In any type of competitive round, if it is not abundantly clear that you should receive relief, then you shouldn’t.  End of story.  If your ball is on the edge of the fringe/green and you want to know if you can mark and clean your ball….  If you are not sure, don’t mark it. 

I struggle with judging others simply because I agree with both of the above statements….  I was shocked he got relief.   I am in no position to say anything about his character.  *He did hit a fantastic 2nd shot from a perfect lie!

The world is not black and white.  Of that I’m sure….


Happy Thanksgiving.  Hope you enjoyed the day as much as I did.  My wife and dog were in town which is just fantastic!  We hung out with our new friends in the Carolina Colours community, had a nice dinner and over all just enjoyed the day. 

OK, let’s talk about sandbaggers…..  I hear so many golfers talking about working their handicaps up just so they can compete in tournaments….  I just don’t get that.  I know that in many cases, the guys that are sandbagging(cheating) will walk away with the prizes, but why give away your integrity for a prize or some money?  Here’s a great quote I just read (Thanks for sending along the article, Leon)

“it amuses me that fellows who regularly rail against the welfare system should rely on what amounts to a handout system when they play golf.” -Robert Carney

Here’s the link so you can read the whole article.

Final Thought:  The handicap system was brilliantly brought about so that in golf, unlike almost any other sport, competitors of varying skill levels could compete against one another.  As soon as you begin to “work” your handicap, the entire system collapses.  YOU’RE CHEATING YOURSELF, aren’t you?  What kind of pride can you take in beating someone because you “gamed the system”…. ?  Don’t you see that you didn’t really beat them?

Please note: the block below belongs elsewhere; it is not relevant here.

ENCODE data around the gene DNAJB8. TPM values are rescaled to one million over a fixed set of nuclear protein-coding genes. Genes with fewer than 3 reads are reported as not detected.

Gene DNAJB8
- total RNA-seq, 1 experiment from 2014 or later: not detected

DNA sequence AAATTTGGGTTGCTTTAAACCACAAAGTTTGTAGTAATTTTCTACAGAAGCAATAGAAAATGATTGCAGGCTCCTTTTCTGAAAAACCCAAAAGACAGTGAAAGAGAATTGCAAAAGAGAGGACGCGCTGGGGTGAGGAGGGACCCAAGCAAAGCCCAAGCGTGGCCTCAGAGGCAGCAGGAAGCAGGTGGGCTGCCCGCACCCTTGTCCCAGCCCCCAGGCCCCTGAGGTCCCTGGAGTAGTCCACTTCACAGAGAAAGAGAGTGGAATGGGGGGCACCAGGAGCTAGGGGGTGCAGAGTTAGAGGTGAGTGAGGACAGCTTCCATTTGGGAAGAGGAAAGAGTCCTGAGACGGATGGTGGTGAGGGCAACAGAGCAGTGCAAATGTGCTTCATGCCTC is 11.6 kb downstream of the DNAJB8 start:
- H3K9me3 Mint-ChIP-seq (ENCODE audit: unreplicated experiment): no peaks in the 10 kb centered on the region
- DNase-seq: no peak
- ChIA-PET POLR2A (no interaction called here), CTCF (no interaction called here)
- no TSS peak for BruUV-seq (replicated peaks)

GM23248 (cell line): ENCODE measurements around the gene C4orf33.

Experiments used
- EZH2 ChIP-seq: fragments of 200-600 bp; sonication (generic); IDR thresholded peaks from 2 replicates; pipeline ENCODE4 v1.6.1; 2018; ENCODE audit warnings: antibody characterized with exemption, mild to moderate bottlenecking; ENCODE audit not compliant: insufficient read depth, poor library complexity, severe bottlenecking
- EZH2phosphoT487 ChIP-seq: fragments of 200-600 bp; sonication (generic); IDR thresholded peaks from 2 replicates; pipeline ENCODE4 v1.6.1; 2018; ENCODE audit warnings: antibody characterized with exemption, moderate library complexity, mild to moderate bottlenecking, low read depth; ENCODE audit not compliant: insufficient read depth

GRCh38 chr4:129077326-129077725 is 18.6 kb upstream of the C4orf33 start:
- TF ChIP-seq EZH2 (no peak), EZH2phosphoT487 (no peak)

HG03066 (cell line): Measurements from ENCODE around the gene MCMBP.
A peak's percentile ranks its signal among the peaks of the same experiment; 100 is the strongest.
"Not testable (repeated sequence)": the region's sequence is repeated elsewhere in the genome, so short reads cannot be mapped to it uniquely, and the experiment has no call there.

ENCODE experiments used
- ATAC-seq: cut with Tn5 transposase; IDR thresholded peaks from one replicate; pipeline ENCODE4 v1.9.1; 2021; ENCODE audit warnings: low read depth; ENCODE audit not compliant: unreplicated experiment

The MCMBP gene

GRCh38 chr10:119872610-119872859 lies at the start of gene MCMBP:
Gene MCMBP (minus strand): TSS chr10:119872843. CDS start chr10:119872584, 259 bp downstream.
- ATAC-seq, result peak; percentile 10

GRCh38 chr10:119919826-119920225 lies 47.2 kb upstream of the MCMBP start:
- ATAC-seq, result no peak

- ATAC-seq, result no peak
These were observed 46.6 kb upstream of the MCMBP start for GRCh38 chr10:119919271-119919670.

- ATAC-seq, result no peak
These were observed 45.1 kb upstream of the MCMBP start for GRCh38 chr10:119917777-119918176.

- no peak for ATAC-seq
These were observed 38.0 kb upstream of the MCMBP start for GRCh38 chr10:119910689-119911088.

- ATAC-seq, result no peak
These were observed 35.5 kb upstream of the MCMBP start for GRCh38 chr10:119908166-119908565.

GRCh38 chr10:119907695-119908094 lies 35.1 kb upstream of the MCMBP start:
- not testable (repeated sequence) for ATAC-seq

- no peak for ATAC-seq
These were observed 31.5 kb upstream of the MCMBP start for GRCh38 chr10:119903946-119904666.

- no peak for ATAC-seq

…. I shake my head

Why Dustin Johnson Was Correctly Penalized

I watched the end of the PGA Championship in amazement.  The drama of the last few holes with Bubba Watson, Martin Kaymer, Rory Mcilroy, Steve Elkington, Zach Johnson and Dustin Johnson was awesome….  I was routing for pretty much everyone and that was kind of fun.  Dustin’s Shot from the junk behind the 18th green was spectacular!  As much as I was ready for a playoff with Bubba and Dustin, at that point, I thought it was a great time for Dustin to win his first major….

Then the rules official came over.   I couldn’t believe what was happening!  I think I felt much like former tour professional David Feherity who was incredulous about the ruling!  It never crossed anyone’s mind that what Dustin’s ball lay in was a bunker!  

My initial reaction was that the call was bogus.  I was hoping someone would walk in and say, “enough, let’s get the three way playoff started.  That was dirt, not a bunker.”

Then I heard the response of Mark Wilson, the USGA Rules official who described the situation.  I have tremendous respect for these guys, and I believe the rules of golf are by far the best laid out rules of any sport.  Add to that fact that the integrity of the game rests with the player, and the rules officials time and time again work to help golfers make the right decision, Mr. Wilson’s comments made the situation quite clear.  Because the local rules sheet stated that all areas “intended” to be bunkers on Whistling Straits would be considered hazards and treated as such, the USGA got the call right.  

Do I think that Dustin gained an advantage by grounding his club?  No.  Do I think that he had mal intent by grounding his club?  Absolutely not!  Do I think he deserved to be in the playoff?  You bet!!!

But emotion can’t rule the day in this situation.  Not being aware is not an excuse for a rules violation.  

The rules officials aren’t looking to penalize in golf, they are simply there to make sure that all golfers play under the same conditions of competition.  Maybe it was unfortunate that anyone noticed, but in the era of T.V., nothing goes un-noticed.  Because it was brought to the attention of the officials, they were then obligated to bring it to Dustin’s attention.  

The integrity of the game must be more important than the emotion of the moment.  I don’t like it either, but I applaud the USGA rules officials, again.